Quick little Gretel, who could not quite understand what was passing, threw rather an indignant look at Hans and walked away.

  "Come back, Gretel, and sit down," said Hans, sorrowfully.

  She obeyed.

  Dame Brinker and her boy stood by the window while the doctor and his assistant, bending over the bedside, conversed together in a low tone. There was no danger of disturbing the patient. He appeared like one blind and deaf. Only his faint, piteous moans showed him to be a living man. Hans was talking earnestly, and in a low voice, for he did not wish his sister to hear.

  With dry, parted lips, Dame Brinker leaned toward him, searching his face, as if suspecting a meaning beyond his words. Once she gave a quick, frightened sob that made Gretel start, but, after that, she listened calmly.

  When Hans ceased to speak, his mother turned, gave one long, agonized look at her husband, lying there so pale and unconscious, and threw herself on her knees beside the bed.

  Poor little Gretel! What did all this mean? She looked with questioning eyes at Hans; he was standing, but his head was bent as if in prayer——at the doctor. He was gently feeling her father's head and looked like one examining some curious stone——at the assistant. The man coughed and turned away——at her mother. Ah, little Gretel, that was the best you could do——to kneel beside her and twine your warm, young arms about her neck, to weep and implore God to listen.

  When the mother arose, Dr. Boekman, with a show of trouble in his eyes, asked gruffly, "Well, jufvrouw, shall it be done?"

  "Will it pain him, mynheer?" she asked in a trembling voice.

  "I cannot say. Probably not. Shall it be done?"

  "It MAY cure him, you said, and——mynheer, did you tell my boy that——perhaps——perhaps. . ." She could not finish.

  "Yes, jufvrouw, I said the patient might sink under the operation, but we hope it may prove otherwise." He looked at his watch. The assistant moved impatiently toward the window. "Come, jufvrouw, time presses. Yes or no?"

  Hans wound his arm about his mother. It was not his usual way. He even leaned his head against her shoulder.

  "The meester awaits an answer," he whispered.

  Dame Brinker had long been head of her house in every sense. Many a time she had been very stern with Hans, ruling him with a strong hand and rejoicing in her motherly discipline. NOW she felt so weak, so helpless. It was something to feel that firm embrace. There was strength even in the touch of that yellow hair.

  She turned to her boy imploringly.

  "Oh, Hans! What shall I say?"

  "Say what God tells thee, Mother," answered Hans, bowing his head.

  One quick, questioning prayer to Heaven rose from the mother's heart.

  The answer came.

  She turned toward Dr. Boekman.

  "It is right, mynheer. I consent."

  "Humph!" grunted the doctor, as if to say, "You've been long enough about it." Then he conferred a moment with his assistant, who listened with great outward deference but was inwardly rejoicing at the grand joke he would have to tell his fellow students. He had actually seen a tear in "old Boekman's" eye.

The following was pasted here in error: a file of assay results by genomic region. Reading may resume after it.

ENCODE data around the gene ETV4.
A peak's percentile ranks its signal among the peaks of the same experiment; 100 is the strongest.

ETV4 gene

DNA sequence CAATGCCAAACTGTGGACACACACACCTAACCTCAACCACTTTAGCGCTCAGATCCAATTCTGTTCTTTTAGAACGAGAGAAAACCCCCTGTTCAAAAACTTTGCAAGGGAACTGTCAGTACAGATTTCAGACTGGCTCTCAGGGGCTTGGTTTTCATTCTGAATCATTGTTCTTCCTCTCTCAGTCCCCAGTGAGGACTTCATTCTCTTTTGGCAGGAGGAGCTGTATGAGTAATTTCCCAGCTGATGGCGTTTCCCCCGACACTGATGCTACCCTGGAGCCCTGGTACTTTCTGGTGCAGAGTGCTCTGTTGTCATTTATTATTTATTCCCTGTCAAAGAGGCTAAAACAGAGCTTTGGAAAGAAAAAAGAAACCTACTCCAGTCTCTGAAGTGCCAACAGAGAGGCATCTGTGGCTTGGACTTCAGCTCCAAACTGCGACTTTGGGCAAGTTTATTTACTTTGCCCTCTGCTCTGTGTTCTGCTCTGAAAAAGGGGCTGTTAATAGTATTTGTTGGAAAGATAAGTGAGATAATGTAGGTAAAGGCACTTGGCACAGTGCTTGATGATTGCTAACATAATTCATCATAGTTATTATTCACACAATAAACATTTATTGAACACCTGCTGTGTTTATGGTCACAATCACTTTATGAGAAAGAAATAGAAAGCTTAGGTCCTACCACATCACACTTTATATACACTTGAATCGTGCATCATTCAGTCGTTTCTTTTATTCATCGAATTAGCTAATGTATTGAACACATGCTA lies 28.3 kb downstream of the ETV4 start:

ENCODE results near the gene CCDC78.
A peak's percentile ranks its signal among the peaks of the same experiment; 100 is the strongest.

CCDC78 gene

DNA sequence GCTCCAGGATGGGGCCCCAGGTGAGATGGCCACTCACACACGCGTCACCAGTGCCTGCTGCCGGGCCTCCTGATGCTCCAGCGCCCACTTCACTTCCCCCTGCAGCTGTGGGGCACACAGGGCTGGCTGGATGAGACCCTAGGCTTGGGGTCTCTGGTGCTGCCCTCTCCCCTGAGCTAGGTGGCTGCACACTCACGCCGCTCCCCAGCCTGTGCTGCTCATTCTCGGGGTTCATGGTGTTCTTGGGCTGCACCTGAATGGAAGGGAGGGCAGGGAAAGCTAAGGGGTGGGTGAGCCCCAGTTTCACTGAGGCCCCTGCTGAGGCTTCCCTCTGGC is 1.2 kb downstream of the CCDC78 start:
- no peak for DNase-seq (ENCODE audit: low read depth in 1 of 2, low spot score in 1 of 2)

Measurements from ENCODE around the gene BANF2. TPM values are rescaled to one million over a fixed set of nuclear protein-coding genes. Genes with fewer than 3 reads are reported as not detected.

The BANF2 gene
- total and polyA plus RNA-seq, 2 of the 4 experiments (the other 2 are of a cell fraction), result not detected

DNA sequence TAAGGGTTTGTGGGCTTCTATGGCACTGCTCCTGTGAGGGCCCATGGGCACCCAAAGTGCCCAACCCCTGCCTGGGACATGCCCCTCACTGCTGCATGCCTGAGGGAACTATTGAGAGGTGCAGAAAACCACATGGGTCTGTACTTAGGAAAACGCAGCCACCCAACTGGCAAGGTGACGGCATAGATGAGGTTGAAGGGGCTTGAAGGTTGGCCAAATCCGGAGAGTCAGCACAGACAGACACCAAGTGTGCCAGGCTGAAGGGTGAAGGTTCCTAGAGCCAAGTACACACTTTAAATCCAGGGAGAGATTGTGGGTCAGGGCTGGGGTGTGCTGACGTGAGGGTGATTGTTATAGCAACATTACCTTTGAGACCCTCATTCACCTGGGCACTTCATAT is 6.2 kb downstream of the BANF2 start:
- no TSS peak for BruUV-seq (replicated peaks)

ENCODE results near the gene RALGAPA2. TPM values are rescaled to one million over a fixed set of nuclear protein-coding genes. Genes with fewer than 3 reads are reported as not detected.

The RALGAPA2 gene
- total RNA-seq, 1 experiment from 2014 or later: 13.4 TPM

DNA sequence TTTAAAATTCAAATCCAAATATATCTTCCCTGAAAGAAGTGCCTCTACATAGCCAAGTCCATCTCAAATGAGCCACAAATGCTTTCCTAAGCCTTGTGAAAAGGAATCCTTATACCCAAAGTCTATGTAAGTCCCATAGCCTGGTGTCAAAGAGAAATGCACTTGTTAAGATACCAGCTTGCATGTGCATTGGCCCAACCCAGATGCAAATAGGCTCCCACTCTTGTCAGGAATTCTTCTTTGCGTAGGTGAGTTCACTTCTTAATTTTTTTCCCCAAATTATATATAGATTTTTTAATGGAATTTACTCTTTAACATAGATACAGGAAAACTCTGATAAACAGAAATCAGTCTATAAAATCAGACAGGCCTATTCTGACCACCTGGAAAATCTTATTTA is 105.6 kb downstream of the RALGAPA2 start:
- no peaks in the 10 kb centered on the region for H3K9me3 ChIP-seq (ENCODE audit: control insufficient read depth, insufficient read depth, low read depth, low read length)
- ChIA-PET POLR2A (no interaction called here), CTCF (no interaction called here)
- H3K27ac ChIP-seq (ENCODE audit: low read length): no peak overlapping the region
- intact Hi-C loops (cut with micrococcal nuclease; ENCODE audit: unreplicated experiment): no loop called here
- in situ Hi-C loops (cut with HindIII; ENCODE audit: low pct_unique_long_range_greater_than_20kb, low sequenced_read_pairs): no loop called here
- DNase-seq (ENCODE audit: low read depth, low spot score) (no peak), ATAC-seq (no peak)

Meanwhile Gretel looked on in trembling silence, but when she saw the doctor open a leather case and take out one sharp, gleaming instrument after another, she sprang forward.

  "Oh, Mother! The poor father meant no wrong. Are they going to MURDER him?"

  "I do not know, child," screamed Dame Brinker, looking fiercely at Gretel. "I do not know."

  "This will not do, jufvrouw," said Dr. Boekman sternly, and at the same time he cast a quick, penetrating look at Hans. "You and the girl must leave the room. The boy may stay."

  Dame Brinker drew herself up in an instant. Her eyes flashed. Her whole countenance was changed. She looked like one who had never wept, never felt a moment's weakness. Her voice was low but decided. "I stay with my husband, mynheer."

  Dr. Boekman looked astonished. His orders were seldom disregarded in this style. For an instant his eye met hers.

  "You may remain, jufvrouw," he said in an altered voice.

  Gretel had already disappeared.

  In one corner of the cottage was a small closet where her rough, boxlike bed was fastened against the wall. None would think of the trembling little creature crouching there in the dark.

  Dr. Boekman took off his heavy coat, filled an earthen basin with water, and placed it near the bed. Then turning to Hans he asked, "Can I depend upon you, boy?"

  "You can, mynheer."

  "I believe you. Stand at the head, here——your mother may sit at your right——so." And he placed a chair near the cot.

  "Remember, jufvrouw, there must be no cries, no fainting."

  Dame Brinker answered him with a look.

  He was satisfied.

  "Now, Vollenhoven."

  Oh, that case with the terrible instruments! The assistant lifted them. Gretel, who had been peering with brimming eyes through the crack of the closet door, could remain silent no longer.

  She rushed frantically across the apartment, seized her hood, and ran from the cottage.